The glyceraldehyde-3-phosphate dehydrogenase GapDH of Corynebacterium diphtheriae is redox-controlled by protein S-mycothiolation under oxidative stress.

TitleThe glyceraldehyde-3-phosphate dehydrogenase GapDH of Corynebacterium diphtheriae is redox-controlled by protein S-mycothiolation under oxidative stress.
Publication TypeJournal Article
Year of Publication2017
AuthorsHillion, M., M. Imber, B. Pedre, J. Bernhardt, M. Saleh, V. Van Loi, S. MaaƟ, D. Becher, L. Astolfi Rosado, L. Adrian, C. Weise, R. Hell, M. Wirtz, J. Messens, and H. Antelmann
JournalSci Rep
Volume7
Issue1
Pagination5020
Date Published2017 Jul 10
ISSN2045-2322
Abstract

Mycothiol (MSH) is the major low molecular weight (LMW) thiol in Actinomycetes and functions in post-translational thiol-modification by protein S-mycothiolation as emerging thiol-protection and redox-regulatory mechanism. Here, we have used shotgun-proteomics to identify 26 S-mycothiolated proteins in the pathogen Corynebacterium diphtheriae DSM43989 under hypochlorite stress that are involved in energy metabolism, amino acid and nucleotide biosynthesis, antioxidant functions and translation. The glyceraldehyde-3-phosphate dehydrogenase (GapDH) represents the most abundant S-mycothiolated protein that was modified at its active site Cys153 in vivo. Exposure of purified GapDH to HO and NaOCl resulted in irreversible inactivation due to overoxidation of the active site in vitro. Treatment of GapDH with HO or NaOCl in the presence of MSH resulted in S-mycothiolation and reversible GapDH inactivation in vitro which was faster compared to the overoxidation pathway. Reactivation of S-mycothiolated GapDH could be catalyzed by both, the Trx and the Mrx1 pathways in vitro, but demycothiolation by Mrx1 was faster compared to Trx. In summary, we show here that S-mycothiolation can function in redox-regulation and protection of the GapDH active site against overoxidation in C. diphtheriae which can be reversed by both, the Mrx1 and Trx pathways.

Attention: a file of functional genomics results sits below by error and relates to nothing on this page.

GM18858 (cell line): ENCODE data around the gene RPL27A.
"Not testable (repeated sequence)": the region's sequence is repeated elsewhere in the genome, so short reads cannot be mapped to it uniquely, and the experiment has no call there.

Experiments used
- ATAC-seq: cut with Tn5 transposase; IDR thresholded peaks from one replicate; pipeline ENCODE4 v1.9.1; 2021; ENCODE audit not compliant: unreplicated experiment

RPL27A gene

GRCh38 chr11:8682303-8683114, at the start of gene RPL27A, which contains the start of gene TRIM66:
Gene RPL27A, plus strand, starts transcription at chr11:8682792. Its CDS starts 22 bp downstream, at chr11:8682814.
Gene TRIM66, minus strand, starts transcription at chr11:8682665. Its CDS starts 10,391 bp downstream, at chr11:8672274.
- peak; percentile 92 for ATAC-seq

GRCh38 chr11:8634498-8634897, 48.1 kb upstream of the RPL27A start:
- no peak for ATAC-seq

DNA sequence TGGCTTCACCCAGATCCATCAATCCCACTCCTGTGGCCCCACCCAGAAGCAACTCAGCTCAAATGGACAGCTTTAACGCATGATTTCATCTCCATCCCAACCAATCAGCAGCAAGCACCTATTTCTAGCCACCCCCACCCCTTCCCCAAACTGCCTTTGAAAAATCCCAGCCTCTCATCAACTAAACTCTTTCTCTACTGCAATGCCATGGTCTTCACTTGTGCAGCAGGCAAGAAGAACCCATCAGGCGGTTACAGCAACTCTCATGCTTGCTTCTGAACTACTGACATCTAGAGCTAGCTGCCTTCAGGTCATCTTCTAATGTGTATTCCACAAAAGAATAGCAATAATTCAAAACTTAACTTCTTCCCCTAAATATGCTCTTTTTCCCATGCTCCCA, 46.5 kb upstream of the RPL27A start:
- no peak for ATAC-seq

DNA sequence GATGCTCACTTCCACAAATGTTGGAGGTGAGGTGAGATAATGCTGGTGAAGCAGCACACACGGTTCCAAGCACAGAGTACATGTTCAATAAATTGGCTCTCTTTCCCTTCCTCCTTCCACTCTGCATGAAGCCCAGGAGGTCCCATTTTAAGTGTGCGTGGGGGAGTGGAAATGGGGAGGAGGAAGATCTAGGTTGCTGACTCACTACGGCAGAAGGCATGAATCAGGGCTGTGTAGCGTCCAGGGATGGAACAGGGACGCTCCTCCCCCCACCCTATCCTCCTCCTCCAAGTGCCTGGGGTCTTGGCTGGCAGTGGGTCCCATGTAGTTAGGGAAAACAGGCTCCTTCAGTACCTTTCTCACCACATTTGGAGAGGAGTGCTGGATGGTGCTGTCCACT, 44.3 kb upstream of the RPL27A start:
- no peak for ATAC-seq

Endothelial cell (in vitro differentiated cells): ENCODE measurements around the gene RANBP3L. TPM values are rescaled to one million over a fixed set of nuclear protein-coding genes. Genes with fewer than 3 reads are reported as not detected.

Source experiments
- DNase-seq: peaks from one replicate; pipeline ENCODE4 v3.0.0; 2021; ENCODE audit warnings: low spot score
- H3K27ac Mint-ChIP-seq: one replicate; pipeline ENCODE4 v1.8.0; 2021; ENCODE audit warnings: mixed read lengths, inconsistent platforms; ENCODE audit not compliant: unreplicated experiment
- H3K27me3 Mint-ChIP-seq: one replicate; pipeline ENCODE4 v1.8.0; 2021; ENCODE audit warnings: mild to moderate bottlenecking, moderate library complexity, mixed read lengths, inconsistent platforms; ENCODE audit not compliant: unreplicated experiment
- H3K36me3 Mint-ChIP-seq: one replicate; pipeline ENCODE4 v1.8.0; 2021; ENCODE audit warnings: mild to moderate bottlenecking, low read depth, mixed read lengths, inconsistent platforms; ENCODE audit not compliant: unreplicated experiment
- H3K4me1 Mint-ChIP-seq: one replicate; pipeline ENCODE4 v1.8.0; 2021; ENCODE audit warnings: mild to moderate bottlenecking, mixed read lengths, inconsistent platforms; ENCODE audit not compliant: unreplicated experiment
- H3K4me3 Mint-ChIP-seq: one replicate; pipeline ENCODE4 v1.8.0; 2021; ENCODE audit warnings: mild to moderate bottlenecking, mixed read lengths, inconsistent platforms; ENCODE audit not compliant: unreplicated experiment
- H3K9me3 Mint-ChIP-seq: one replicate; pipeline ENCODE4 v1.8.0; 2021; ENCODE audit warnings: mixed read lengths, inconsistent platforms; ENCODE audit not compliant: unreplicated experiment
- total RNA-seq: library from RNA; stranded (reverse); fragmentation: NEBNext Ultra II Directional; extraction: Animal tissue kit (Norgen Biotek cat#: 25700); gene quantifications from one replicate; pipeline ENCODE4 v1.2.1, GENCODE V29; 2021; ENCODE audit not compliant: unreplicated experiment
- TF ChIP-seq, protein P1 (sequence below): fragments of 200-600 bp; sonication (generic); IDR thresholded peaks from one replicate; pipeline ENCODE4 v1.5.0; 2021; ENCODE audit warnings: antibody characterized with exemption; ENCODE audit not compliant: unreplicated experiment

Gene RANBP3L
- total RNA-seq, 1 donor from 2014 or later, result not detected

DOI10.1038/s41598-017-05206-2
Alternate JournalSci Rep
PubMed ID28694441
PubMed Central IDPMC5504048
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